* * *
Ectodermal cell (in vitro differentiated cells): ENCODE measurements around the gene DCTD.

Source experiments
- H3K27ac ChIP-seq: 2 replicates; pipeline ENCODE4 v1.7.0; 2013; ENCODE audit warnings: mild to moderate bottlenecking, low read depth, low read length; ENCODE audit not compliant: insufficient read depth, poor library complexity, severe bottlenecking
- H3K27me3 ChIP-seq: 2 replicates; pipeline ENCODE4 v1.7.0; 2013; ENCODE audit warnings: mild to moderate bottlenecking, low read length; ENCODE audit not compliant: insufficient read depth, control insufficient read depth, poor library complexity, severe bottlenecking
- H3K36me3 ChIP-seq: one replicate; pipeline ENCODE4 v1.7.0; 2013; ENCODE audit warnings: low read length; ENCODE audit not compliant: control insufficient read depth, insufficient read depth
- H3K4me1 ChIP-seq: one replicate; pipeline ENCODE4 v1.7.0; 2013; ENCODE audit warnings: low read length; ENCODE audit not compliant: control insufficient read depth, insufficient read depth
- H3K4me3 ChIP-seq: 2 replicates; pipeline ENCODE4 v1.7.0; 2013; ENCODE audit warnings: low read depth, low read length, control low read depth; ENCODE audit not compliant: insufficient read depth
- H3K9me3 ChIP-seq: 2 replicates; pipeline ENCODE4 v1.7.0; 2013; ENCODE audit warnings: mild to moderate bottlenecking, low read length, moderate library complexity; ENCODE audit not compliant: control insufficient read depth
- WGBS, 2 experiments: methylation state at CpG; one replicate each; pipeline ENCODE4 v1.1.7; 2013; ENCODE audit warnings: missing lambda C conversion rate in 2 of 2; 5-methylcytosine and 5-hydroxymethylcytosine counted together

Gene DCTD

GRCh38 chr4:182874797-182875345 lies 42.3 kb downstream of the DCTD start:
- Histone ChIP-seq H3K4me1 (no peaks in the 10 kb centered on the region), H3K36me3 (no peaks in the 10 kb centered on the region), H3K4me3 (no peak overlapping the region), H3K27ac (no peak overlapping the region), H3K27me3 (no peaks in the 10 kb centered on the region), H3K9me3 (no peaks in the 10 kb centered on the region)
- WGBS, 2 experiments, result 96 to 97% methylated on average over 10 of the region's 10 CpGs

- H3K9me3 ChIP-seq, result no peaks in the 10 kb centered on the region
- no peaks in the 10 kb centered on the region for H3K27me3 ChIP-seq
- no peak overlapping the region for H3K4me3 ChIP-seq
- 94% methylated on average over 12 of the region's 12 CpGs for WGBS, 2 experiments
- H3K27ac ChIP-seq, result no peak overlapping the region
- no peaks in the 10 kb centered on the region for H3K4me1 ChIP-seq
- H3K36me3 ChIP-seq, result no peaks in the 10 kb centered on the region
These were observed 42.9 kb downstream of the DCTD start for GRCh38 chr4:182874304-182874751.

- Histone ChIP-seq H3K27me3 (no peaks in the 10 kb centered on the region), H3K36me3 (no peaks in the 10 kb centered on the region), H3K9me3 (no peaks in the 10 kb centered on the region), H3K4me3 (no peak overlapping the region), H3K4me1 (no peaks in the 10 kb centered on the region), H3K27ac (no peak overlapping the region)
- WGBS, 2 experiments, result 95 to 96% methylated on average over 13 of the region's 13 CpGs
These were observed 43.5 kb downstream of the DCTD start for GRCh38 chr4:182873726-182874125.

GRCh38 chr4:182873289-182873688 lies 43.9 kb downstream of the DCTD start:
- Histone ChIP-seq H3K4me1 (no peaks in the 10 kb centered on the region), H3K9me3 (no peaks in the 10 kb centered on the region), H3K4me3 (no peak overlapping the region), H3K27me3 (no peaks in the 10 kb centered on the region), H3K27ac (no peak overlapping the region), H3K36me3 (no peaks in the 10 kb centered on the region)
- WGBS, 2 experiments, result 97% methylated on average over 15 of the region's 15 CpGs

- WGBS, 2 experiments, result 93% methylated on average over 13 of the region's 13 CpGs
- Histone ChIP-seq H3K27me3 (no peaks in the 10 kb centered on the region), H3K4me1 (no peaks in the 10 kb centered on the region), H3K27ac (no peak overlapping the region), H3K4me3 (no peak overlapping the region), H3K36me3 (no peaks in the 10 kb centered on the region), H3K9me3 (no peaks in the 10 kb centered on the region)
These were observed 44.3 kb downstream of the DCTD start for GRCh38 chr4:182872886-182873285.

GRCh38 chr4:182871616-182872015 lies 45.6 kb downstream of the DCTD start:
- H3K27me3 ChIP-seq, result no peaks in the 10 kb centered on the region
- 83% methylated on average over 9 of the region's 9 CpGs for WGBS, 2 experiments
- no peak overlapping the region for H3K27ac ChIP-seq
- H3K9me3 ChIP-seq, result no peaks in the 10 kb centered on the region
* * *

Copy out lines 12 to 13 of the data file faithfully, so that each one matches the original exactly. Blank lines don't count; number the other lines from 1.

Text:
- Histone ChIP-seq H3K4me1 (no peaks in the 10 kb centered on the region), H3K36me3 (no peaks in the 10 kb centered on the region), H3K4me3 (no peak overlapping the region), H3K27ac (no peak overlapping the region), H3K27me3 (no peaks in the 10 kb centered on the region), H3K9me3 (no peaks in the 10 kb centered on the region)
- WGBS, 2 experiments, result 96 to 97% methylated on average over 10 of the region's 10 CpGs